(dir. John Frankenheimer, 1966)
A stranger approaches you at the train station and hands you a note. You speak with a man who claims to be your dead friend. Reality as you know it begins to unravel. This is the nightmare world that envelops you in within the opening moments of this thriller masterpiece.
In many ways, Seconds feels like a Twilight Zone episode shelved for being too disturbing for a mainstream audience. The film opens with a single question: Would you trade your life away to start fresh as someone else? But there is much more going on than a simple idea of second chances. Seconds interrogates not only the wish fulfillment of a second life, but the very ideas of identity and the fabric of the American Dream.
Who better to helm this type of project than John Frankenheimer the director of The Manchurian Candidate? His famous paranoid thriller was stuffed with shifting identities and ideologies in cold-war. But while Seconds shares a number of features with The Manchurian Candidate, it is a far departure from the confines of a traditional thriller.
It’s a film that oozes strangeness from every pore, all of it accentuated by the camerawork of legendary cinematographer James Wong Howe. In the audio commentary of the Criterion release, Frankenheimer talks at length at Wong Howe’s unique methods of capturing intensity with canted camera angles, wide angle lenses, and low lighting. Each moment feels anxious and uncomfortable mirroring the brooding dread of our protagonist.
The basics are as follows, a man is approached by a mysterious corporation that coerces him into signing up for their service. At the heart of it, the promise of a new life. While all of these elements set the tone for what’s to come, and a wonderfully angst ridden performance from John Randolph leads us into the story, things really kick into high gear once Rock Hudson shows up.
Hudson’s role here is uncharacteristically serious for an actor known for playing the charming lead in romantic films, and even though audiences at the time refused to take him seriously, looking back now, its clear he rose to this task. Hudson would later tell Frankenheimmer that this was the film he was most proud of, and seeing the layered performance here, it’s easy to see why.
In many ways the film builds to Hudson’s entrance as the man in his new body, set to live a new life. His performance is so heartrendingly genuine it is hard to not feel it infused with all of Hudson’s personal anguish and frustrations with Hollywood. As an actor Hudson was hounded by reporters and blackmailers threatening to reveal his sexuality, which at the time could unravel his career.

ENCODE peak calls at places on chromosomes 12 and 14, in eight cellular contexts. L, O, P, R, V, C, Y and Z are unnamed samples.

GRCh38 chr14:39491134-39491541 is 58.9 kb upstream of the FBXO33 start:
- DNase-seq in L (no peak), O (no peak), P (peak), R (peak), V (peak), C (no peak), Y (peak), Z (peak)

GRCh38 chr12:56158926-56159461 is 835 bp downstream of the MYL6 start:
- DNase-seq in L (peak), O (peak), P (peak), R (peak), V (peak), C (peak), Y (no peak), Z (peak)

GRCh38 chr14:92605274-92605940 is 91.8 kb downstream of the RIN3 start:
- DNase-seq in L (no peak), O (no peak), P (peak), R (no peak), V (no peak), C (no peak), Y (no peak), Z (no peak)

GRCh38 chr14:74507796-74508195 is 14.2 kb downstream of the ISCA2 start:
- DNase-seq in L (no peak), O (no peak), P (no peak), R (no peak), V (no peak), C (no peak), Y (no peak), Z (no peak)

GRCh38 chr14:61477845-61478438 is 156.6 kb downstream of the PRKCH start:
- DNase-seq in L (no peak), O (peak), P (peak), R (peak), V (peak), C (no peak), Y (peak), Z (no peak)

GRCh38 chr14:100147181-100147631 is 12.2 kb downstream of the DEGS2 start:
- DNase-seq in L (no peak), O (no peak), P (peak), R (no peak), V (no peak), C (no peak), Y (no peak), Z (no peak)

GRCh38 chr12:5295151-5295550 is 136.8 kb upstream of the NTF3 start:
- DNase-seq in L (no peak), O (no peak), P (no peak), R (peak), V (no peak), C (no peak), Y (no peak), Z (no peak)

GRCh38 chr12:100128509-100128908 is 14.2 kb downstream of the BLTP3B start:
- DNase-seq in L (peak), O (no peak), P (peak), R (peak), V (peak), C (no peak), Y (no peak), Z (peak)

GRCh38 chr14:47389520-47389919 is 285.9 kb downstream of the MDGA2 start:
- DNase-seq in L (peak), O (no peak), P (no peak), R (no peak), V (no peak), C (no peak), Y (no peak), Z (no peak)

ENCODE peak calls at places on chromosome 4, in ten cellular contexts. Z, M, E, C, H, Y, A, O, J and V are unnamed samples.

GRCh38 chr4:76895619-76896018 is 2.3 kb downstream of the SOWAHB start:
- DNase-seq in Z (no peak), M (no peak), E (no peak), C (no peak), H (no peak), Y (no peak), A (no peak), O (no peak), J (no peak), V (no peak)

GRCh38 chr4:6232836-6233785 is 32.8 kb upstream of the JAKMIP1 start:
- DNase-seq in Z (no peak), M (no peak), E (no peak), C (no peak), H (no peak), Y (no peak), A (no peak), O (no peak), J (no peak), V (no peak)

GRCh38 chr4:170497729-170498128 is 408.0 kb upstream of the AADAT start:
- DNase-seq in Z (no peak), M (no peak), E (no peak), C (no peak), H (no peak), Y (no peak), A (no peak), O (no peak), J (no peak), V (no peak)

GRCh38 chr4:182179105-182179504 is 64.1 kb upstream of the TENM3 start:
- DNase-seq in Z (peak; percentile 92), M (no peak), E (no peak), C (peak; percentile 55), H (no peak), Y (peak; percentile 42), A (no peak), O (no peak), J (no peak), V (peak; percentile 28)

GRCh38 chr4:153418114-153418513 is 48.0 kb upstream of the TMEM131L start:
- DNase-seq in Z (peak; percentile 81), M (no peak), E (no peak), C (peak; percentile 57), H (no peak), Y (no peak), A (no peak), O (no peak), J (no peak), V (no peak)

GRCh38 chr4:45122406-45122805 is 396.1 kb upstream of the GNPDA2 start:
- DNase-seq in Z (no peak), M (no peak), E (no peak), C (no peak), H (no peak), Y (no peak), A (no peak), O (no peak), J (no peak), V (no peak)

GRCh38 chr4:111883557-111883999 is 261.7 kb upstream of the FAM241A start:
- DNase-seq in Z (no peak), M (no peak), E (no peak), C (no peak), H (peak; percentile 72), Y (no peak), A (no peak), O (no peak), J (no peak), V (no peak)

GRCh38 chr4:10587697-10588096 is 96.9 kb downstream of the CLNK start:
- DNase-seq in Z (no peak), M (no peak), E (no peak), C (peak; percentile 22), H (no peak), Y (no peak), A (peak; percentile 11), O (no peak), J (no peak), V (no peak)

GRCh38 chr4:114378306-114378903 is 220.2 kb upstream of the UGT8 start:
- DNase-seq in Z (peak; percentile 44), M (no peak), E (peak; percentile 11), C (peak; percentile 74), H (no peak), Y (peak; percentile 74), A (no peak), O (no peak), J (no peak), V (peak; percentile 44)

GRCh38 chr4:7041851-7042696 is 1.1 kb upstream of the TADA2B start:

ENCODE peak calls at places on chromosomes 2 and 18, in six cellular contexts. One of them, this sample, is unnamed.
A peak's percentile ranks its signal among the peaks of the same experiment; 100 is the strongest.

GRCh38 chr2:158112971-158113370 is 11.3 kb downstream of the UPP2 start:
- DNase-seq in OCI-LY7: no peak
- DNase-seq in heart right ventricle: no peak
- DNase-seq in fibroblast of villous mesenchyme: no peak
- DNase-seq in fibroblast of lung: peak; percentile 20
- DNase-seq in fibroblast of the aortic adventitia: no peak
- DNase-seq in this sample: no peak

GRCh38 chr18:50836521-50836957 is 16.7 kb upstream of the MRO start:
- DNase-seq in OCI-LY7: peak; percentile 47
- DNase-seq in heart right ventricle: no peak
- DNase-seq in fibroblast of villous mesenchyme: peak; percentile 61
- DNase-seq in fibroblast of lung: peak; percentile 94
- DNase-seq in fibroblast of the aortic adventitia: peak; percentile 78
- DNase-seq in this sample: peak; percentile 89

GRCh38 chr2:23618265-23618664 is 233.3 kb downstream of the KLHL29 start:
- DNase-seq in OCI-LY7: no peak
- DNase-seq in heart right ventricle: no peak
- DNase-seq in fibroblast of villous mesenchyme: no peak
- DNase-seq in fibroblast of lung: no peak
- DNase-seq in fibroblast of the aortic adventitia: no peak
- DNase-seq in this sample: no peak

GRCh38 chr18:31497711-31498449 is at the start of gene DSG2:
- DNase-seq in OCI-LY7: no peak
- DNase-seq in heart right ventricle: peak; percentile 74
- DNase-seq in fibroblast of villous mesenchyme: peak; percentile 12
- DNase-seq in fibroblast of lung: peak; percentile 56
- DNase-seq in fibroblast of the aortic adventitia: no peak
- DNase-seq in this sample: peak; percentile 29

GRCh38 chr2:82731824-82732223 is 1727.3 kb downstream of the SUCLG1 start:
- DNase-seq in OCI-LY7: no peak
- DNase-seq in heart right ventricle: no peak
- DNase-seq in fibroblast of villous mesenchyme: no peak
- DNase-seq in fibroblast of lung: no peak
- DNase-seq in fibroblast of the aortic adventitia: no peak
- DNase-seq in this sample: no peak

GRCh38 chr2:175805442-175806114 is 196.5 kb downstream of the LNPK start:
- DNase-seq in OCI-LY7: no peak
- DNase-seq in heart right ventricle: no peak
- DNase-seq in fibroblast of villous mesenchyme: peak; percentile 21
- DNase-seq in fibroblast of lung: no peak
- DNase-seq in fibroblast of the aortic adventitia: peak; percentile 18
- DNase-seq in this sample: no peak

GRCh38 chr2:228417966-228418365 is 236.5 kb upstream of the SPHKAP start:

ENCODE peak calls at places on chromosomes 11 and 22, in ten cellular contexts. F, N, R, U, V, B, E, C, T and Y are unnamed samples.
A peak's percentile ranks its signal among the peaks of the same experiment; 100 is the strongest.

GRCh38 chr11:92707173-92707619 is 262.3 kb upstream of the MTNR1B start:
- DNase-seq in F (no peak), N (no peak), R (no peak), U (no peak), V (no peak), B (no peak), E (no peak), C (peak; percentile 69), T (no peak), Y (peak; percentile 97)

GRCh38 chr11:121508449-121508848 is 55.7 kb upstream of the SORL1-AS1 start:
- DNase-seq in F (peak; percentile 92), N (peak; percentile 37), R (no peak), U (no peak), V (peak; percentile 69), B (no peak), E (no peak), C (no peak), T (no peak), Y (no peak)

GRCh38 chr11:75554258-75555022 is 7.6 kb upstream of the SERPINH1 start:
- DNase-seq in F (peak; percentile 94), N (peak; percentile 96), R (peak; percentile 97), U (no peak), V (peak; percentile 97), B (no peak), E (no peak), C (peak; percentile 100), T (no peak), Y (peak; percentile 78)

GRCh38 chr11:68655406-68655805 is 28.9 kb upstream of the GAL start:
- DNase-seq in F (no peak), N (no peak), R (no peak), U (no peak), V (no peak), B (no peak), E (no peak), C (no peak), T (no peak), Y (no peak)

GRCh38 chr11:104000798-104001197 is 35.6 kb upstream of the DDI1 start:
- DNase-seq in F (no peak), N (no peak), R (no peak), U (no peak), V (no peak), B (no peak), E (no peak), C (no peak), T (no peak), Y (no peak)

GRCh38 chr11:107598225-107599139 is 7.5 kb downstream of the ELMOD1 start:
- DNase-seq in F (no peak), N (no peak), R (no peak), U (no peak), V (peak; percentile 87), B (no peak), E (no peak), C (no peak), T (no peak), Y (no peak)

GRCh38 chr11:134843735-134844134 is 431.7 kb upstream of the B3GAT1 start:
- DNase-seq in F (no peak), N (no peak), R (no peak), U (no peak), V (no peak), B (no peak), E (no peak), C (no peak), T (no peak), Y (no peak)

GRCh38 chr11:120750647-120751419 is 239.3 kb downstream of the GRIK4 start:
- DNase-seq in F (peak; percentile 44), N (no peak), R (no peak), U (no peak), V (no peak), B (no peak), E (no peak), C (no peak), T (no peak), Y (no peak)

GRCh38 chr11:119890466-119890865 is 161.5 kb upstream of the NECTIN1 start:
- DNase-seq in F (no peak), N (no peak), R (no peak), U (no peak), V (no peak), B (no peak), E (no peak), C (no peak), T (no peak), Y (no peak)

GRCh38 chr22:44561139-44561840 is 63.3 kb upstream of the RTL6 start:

You see, you don’t have to prove anything anymore, you are accepted, you will be in your own new dimension.
This is the promise of the company pitch, and the real brilliance of the ideas at hand. In Seconds, the rebirth isn’t really about the fresh start, but rather the dream of being replanted into a world where you are liberated from your day to day alienation. A place where no one questions your worth, or your integrity, and the veneer of your existence, the facsimile of yourself is enough.
Once our protagonist transitions, what we are watching less so resembles the, at times, cheeky tropes of the Twilight Zone and instead feels more and more like the beach house of Ingmar Bergman‘s masterpiece Persona. Interesting to note that Persona incidentally came out the same year in 1966. Meanwhile the breakdown at the Santa Barbara vineyard brings to mind the pessimism and questioning of the American Dream that Easy Rider will absolutely nail three years later.
These ideas burble and burst up to the surface until we reach the very limits of what the promise of the dream itself represents. As we move towards the ending, Seconds is uncompromising, and boldly closes with a vicious final salvo. At the end of Seconds we are left with several bigger existential questions than when we began.
Much like Soylent Green, They Live, or last year’s Sorry To Bother You, we are presented with a view of a world that is meant to jar us awake. As the film concludes, it’s hard not to think about how easily we slip into roles and identities, that were seemingly thrust at us, and how profoundly unsatisfying and shallow those roles can often feel.
In 2013, Criterion Collection released a remastered version making this amazing film widely available again, and now it is easily accessible for rent on all the streaming platforms. Don’t miss your chance to catch it, it’s a thrilling cult classic that feels more vital and relevant than ever.
It’s hard to believe that 2020 is only halfway over, but hopefully this collection of wonderful films can serve as a balm to an otherwise harrowing year.
Josephine Decker’s Shirley is no ordinary biopic but is instead a powerful evocation of Shirley Jackson’s iconic brand of psychological horror grounded in a chilling Elisabeth Moss performance.
Pete Davidson trips all over himself trying to grab the crown in this stale retread of Judd Apatow’s ‘man-child-grows-up’ genre.